(5) Notwithstanding any rule of law conferring immunity or privilege in respect of the official acts and documents of consular officers, a consular officer shall not be entitled to any immunity or privilege in respect of any act done by virtue of powers conferred on him by or under this section, or in respect of any document for the time being in his possession relating thereto.
(6) This section applies to the States specified in the First Schedule, and the Minister may, by order in the Gazette, add to or delete from the First Schedule, any foreign State.
Subject to any Probate Rules in that behalf, the jurisdiction of the court or a district court under this Act may be exercised in chambers–
(a) in non-contentious cases; and
(b) in contentious cases to the same extent as jurisdiction may be exercised in chambers in a suit conducted in accordance with Civil Procedure Code * or any enactment replacing the same or any rules of court.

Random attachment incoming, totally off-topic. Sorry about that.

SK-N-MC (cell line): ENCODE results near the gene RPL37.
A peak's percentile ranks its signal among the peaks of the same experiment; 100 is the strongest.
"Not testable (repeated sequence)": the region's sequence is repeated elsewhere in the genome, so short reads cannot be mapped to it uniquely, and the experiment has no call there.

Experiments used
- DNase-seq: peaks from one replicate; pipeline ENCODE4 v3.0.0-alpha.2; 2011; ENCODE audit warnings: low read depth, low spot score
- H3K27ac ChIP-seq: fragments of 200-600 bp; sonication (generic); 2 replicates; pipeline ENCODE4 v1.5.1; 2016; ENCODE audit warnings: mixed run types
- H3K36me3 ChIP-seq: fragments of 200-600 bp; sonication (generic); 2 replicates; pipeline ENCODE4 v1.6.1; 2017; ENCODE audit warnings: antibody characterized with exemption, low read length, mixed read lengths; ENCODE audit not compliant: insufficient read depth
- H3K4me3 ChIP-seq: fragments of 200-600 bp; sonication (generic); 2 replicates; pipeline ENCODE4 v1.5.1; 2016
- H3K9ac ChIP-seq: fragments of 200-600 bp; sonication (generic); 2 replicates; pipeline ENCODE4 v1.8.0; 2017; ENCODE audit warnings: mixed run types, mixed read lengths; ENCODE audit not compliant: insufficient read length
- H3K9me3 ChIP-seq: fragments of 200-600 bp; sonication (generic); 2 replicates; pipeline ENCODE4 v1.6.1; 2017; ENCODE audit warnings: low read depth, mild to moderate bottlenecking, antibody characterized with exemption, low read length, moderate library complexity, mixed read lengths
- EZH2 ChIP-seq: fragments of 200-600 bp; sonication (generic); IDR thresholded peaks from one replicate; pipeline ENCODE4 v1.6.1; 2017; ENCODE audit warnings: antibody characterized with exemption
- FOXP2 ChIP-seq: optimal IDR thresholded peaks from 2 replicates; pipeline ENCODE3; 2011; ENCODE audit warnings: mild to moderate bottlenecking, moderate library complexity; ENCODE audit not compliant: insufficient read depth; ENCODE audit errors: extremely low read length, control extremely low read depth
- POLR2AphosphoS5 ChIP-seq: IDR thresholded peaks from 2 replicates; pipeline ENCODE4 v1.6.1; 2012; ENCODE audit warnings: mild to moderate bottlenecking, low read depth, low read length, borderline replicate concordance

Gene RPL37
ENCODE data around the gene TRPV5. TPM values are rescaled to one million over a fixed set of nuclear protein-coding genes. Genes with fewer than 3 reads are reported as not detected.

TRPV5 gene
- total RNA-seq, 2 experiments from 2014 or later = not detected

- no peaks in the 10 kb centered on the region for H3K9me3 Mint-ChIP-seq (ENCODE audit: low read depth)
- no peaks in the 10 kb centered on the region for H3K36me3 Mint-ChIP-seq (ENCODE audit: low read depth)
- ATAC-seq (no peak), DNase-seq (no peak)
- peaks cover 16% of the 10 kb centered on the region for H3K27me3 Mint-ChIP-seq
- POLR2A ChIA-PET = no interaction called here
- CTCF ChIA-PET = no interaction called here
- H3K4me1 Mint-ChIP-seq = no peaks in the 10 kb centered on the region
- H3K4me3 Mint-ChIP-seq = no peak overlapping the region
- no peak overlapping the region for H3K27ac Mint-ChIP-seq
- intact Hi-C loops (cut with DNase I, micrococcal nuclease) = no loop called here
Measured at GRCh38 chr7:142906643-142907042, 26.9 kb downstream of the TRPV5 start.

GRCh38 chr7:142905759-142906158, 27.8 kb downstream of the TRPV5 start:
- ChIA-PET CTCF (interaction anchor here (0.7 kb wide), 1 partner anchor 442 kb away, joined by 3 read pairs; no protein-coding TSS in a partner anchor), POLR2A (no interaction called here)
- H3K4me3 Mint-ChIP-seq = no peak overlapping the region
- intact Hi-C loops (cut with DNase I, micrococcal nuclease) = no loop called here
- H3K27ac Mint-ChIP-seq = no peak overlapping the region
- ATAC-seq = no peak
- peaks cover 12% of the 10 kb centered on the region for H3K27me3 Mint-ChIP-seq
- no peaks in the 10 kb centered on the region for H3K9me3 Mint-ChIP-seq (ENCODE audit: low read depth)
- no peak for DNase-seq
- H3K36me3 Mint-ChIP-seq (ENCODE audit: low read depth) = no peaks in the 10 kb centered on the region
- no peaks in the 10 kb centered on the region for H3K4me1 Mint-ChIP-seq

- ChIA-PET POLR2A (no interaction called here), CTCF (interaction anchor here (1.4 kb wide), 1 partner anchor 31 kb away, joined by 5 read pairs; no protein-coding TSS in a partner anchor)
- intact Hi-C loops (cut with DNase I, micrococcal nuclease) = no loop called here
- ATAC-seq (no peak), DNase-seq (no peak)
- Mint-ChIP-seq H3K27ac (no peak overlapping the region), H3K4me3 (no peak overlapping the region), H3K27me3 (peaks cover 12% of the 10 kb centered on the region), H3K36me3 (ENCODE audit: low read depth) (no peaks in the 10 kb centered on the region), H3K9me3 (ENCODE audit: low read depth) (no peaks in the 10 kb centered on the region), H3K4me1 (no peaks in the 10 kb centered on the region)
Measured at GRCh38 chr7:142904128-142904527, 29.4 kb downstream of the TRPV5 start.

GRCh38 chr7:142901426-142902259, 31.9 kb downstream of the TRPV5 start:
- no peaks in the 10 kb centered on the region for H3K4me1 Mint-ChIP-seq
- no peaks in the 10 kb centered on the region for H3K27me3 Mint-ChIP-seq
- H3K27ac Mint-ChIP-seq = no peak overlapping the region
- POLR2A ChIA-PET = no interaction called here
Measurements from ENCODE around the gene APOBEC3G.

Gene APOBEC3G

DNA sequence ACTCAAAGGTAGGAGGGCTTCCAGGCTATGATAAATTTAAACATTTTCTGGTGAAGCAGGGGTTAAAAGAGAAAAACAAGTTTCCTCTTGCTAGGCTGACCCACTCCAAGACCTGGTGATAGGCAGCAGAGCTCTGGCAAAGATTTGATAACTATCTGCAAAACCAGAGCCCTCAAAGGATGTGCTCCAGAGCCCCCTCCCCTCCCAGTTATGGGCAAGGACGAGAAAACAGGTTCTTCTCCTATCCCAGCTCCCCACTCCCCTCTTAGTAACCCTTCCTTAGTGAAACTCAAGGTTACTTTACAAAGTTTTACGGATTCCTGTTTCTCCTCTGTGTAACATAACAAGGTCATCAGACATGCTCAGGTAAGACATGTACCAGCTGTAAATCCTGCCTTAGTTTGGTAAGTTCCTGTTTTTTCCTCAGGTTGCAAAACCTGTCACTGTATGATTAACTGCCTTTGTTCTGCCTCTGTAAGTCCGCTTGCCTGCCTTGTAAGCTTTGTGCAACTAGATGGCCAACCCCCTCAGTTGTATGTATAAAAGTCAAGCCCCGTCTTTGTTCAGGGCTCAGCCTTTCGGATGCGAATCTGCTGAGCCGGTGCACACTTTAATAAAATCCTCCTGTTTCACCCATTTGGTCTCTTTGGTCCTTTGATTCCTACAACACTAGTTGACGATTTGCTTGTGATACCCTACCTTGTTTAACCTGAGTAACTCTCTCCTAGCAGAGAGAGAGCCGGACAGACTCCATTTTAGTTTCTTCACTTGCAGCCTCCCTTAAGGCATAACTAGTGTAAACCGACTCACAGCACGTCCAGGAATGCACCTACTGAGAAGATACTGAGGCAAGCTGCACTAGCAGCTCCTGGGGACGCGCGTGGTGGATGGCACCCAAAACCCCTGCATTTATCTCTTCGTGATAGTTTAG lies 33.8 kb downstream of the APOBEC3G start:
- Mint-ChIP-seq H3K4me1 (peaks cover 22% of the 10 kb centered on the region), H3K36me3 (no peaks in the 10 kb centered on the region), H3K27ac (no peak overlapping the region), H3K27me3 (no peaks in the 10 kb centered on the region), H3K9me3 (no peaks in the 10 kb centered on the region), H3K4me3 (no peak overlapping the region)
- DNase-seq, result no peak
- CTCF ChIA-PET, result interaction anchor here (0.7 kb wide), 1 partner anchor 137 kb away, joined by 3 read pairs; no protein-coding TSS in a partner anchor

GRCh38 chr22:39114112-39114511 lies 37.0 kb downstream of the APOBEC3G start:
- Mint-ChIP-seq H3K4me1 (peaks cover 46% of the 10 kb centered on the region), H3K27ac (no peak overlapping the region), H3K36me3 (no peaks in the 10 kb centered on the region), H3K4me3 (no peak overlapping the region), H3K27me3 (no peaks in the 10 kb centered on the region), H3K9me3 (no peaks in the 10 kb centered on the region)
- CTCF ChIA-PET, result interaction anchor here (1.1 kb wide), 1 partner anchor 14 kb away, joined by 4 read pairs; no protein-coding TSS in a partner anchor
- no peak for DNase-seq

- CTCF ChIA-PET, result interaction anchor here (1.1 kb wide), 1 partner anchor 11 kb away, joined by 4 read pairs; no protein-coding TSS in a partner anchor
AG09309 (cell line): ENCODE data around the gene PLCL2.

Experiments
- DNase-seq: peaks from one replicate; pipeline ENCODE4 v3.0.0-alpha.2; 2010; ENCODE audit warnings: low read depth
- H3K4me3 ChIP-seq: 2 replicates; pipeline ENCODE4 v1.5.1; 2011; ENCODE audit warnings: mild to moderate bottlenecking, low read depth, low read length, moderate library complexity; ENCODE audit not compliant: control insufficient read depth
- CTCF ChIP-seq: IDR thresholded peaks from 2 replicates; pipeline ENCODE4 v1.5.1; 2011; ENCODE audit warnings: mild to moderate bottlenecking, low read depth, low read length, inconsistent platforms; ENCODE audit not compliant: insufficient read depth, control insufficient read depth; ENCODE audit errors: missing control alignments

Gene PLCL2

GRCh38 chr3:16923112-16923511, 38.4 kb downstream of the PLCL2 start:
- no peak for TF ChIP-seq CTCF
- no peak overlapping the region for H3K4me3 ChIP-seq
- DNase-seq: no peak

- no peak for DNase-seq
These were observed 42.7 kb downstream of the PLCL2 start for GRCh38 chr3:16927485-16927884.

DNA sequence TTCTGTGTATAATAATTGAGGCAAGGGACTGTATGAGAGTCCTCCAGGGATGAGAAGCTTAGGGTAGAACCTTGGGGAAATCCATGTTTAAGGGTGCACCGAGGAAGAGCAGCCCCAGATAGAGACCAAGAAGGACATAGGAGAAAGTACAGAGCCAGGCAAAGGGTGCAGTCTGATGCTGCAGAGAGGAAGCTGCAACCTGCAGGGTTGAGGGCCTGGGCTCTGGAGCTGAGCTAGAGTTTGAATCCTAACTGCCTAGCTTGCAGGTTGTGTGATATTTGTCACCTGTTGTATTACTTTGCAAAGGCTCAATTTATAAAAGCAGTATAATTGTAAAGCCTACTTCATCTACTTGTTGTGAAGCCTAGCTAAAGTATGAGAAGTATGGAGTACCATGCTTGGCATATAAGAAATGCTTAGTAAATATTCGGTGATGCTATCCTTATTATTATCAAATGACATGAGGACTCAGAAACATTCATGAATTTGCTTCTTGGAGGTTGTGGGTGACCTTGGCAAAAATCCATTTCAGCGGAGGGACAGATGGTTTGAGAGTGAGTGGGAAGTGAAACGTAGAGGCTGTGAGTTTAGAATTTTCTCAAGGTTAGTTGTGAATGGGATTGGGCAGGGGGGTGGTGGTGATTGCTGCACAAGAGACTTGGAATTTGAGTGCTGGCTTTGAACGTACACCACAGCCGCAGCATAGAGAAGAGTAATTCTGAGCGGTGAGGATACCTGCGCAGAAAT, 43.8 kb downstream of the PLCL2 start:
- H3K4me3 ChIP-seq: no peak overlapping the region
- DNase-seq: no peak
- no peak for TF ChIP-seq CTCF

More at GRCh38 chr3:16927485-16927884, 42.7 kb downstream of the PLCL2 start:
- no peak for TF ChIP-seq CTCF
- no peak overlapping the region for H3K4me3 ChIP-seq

The Chief Justice may make Probate Rules for regulating proceedings for the grant of probate and letters of administration or the appointment of an administrator, for such purposes as, in this Act it is provided that Probate Rules may be made, for the preservation, and copying and inspection of wills, grants of probate and administration of estates and appointments of administrators, for fees including fees payable to administrators appointed under subsection (1) of section 75 and forms, and generally for the better carrying out of the provisions of this Act.
PROTECTION OF ESTATES PENDING GRANT AND EXECUTORS OF THEIR OWN WRONG (ss 10-17)